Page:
Lookout: What do you see as the big local issues that will come into play during your time on the Coastal Commission?
Cummings: How we address sea-level rise is going to be a big one, whether it’s armoring or managed retreat, those are going to be challenging decisions on the policy front, and, I imagine, the Coastal Commission will be trying to take some kind of stance on that. A lot of desalination projects are coming up as well, and addressing water security in general is going to be big. I would imagine development in general, since we have the regional housing needs allocations. If there is proposed development in the Coastal Commission, we will have to rule on those appeals at the commission.
Lookout: How do you view developments in the coastal zone, especially in coastal communities like Santa Cruz where the housing need is so great?
Cummings: I don’t know how to answer that question in this capacity. I’m still trying to understand the role the Coastal Commission plays when it comes to housing.
Lookout: What is your hesitancy in answering the question? You have been a local official here and the issue has come up. Do you feel like you have to take a different view on it as a commissioner than you would as a city councilmember or county supervisor?
Cummings: That’s what I’m still trying to learn. There are certain conditions local bodies can put on projects before they’re passed. I’m still in the early phases and trying to learn what authority the Coastal Commission actually has.
Lookout: There has been criticism locally that the Coastal Commission has overstepped its influence on local issues. You were a councilmember and mayor in Santa Cruz, and now a county supervisor; do you agree with that criticism?
Cummings: I see the Coastal Commission as a body that is really trying to make sure the coast is accessible to all Californians, including those who have been historically excluded from coastal communities.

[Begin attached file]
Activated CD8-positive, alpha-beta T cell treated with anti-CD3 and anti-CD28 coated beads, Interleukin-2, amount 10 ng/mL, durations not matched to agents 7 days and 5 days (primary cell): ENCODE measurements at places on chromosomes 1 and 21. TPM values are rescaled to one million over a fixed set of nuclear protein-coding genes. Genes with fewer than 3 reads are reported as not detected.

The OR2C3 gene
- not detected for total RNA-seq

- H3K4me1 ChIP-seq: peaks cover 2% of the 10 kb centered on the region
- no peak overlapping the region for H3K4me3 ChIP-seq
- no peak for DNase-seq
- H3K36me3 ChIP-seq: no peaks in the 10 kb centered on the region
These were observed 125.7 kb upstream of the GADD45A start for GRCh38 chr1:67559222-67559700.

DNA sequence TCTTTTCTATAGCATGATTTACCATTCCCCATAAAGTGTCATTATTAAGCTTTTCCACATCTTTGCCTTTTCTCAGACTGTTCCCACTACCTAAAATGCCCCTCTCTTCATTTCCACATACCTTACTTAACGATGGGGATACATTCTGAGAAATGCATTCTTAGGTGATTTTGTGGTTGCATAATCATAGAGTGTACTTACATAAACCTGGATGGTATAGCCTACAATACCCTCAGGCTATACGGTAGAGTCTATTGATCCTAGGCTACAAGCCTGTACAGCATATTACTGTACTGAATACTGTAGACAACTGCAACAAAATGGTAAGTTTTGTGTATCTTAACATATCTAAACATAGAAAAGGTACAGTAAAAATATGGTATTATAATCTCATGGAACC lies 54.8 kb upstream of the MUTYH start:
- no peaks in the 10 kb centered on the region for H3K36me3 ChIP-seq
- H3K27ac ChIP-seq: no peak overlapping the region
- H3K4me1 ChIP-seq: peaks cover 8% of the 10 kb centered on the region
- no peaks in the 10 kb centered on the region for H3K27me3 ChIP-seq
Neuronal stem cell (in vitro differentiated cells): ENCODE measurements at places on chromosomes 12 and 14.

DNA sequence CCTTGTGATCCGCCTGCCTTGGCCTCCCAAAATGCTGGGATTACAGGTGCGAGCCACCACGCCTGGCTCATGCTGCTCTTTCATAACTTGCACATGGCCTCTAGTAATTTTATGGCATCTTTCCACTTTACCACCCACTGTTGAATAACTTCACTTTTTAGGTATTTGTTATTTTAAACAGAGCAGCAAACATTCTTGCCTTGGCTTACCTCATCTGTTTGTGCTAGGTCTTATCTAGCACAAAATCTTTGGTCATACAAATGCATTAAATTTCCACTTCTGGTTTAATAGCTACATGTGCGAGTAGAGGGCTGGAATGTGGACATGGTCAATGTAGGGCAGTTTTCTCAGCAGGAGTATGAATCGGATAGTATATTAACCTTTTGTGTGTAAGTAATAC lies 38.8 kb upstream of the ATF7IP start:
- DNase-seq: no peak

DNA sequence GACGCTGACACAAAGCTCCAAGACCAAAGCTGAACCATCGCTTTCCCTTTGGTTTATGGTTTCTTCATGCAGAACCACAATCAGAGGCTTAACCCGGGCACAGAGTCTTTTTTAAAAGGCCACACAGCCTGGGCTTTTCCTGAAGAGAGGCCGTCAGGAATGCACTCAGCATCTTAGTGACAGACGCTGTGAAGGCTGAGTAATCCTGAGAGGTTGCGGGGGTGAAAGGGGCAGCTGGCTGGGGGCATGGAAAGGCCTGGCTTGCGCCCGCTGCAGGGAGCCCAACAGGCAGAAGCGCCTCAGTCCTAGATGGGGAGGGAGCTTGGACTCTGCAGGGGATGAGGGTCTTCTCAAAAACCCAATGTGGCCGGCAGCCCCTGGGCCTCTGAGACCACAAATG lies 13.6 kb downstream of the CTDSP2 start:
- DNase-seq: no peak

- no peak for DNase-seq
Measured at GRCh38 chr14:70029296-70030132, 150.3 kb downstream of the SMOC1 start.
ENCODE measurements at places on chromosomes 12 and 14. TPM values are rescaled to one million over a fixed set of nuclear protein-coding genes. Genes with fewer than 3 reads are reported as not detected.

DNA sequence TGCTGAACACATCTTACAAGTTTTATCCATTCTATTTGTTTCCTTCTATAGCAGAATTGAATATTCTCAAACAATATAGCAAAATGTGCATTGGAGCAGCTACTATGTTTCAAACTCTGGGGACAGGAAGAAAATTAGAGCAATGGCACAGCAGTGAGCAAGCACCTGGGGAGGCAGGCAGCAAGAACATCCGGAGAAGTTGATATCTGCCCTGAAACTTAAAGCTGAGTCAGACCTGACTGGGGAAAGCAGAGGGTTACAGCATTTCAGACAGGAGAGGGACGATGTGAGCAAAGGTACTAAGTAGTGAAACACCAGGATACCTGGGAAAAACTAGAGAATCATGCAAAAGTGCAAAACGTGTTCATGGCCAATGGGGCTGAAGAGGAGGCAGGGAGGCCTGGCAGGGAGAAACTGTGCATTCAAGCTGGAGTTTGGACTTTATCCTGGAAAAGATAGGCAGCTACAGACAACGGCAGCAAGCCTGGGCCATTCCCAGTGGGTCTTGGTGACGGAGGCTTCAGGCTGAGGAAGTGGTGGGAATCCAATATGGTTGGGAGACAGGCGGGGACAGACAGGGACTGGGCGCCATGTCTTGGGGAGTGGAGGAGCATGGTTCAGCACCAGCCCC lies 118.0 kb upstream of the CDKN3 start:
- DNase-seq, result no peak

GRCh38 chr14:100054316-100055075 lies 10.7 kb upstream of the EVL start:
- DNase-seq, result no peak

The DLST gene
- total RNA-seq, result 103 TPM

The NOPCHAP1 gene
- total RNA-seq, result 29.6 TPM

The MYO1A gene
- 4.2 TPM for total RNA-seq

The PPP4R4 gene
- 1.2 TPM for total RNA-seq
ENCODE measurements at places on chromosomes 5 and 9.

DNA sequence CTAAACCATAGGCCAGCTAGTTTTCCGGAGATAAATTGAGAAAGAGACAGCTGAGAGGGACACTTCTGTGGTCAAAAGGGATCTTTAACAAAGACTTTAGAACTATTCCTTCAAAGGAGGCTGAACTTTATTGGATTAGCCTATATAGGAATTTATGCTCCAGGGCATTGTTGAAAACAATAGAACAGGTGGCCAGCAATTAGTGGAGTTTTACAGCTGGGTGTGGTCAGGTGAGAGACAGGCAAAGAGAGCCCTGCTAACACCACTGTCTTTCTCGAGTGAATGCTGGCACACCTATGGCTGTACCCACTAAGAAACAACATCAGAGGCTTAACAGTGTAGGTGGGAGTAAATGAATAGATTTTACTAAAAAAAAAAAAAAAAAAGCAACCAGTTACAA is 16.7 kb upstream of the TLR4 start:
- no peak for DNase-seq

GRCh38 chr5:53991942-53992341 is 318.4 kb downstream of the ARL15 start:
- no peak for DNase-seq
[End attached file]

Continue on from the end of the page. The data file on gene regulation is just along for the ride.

I think there are disagreements on what development access looks like along the coast. I largely see the Coastal Commission as a body that can have the opportunity to weigh in. Sometimes it agrees with appellants and sometimes it doesn’t. Some people may not like the system of checks and balances, but I think it helps. When there is a deciding body that is in favor of development or production, the ability to have another body weigh in, I think, is really critical.
Lookout: So you see that criticism as just a disagreement with the Coastal Commission’s rulings rather than actual overreach?
Lookout: Where are your thoughts on managed retreat versus armoring the coastline against sea-level rise?
Cummings: It’s really project-dependent, and it’s really instance-specific. If it’s something as minor as a light patching of the coastline, OK, that might make more sense. But it’s different if you’re going to put up a retaining wall to protect a bunch of private homes and it’s going to result in water being diverted in such a way that it erodes a beach, and you’re putting a lot of public money into protecting private homes, and you have a loss of habitat and access for other people. In that instance, do you move forward with trying to protect that property or do you move forward with trying to protect the public access? That’s where difficult decisions come into play.
Lookout: Do you see your responsibility as upholding the values of the commission as they exist right now, or will you to bring your own values to the commission and vote by those?
Cummings: The one thing at the forefront is upholding the Coastal Act. I think all the commissioners will bring different values, so it’s really going to be trying to understand where each of us is coming from as we’re making decisions on various topics.
Lookout: Do you think it is protection of public access or protection of natural resources that is the weightier consideration?
Cummings: Since I haven’t really been on the commission that long, I don’t really know. It comes down to different commissioners and their interpretations.
Lookout: Which one is more weighty for you?
Cummings: It’s both, and that’s why I say it’s project-dependent. In some instances, armoring might actually lead to the preservation of a habitat and increase public access. It depends on what the armoring is for and where the armor is located. It’s really case-dependent.